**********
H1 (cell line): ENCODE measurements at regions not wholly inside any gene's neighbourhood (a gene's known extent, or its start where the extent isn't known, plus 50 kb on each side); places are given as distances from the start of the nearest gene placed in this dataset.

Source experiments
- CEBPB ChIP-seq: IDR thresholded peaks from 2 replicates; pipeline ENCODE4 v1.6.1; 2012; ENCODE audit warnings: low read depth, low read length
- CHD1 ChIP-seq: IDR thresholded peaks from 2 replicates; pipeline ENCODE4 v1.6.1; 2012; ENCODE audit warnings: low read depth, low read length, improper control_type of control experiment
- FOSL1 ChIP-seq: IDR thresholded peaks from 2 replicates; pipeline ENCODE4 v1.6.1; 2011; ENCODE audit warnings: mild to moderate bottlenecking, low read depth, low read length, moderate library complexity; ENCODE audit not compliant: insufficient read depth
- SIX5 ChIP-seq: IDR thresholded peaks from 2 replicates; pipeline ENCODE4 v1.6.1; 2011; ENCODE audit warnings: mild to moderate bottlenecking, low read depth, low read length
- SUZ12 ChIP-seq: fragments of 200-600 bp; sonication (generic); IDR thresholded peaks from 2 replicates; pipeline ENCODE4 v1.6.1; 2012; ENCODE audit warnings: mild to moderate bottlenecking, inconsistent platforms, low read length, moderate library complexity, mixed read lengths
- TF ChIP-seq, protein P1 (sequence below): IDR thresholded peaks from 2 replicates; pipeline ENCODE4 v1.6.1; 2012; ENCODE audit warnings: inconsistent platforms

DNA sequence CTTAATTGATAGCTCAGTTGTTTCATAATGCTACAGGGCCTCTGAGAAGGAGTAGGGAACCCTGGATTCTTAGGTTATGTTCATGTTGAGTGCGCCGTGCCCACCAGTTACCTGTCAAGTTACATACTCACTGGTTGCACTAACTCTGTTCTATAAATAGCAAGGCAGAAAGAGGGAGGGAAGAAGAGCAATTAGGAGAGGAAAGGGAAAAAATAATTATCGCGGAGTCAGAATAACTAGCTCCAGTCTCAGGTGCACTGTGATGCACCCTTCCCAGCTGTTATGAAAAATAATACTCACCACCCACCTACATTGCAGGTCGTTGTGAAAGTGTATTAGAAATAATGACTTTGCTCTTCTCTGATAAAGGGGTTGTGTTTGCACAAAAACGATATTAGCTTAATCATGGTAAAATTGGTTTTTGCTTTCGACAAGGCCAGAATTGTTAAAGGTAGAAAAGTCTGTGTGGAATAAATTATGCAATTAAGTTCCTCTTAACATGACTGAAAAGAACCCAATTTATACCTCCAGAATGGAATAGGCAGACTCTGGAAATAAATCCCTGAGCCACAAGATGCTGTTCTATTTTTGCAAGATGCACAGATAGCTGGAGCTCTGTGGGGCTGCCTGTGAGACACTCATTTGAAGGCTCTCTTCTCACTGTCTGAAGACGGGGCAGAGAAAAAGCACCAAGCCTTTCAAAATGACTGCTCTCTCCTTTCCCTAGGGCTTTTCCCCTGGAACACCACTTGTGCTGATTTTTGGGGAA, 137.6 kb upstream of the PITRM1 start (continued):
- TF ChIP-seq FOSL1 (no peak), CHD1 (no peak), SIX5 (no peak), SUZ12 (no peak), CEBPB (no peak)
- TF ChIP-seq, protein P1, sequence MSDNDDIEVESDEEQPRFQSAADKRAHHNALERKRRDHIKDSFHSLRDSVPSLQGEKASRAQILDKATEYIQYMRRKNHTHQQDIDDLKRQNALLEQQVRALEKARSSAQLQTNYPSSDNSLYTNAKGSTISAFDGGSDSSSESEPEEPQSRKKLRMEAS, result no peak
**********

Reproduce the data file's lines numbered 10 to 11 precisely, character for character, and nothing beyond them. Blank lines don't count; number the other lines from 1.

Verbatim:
- TF ChIP-seq FOSL1 (no peak), CHD1 (no peak), SIX5 (no peak), SUZ12 (no peak), CEBPB (no peak)
- TF ChIP-seq, protein P1, sequence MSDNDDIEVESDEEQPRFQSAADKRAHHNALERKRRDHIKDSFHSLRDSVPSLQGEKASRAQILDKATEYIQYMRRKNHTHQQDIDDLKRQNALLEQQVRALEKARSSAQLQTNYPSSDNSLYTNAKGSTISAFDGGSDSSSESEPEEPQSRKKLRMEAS, result no peak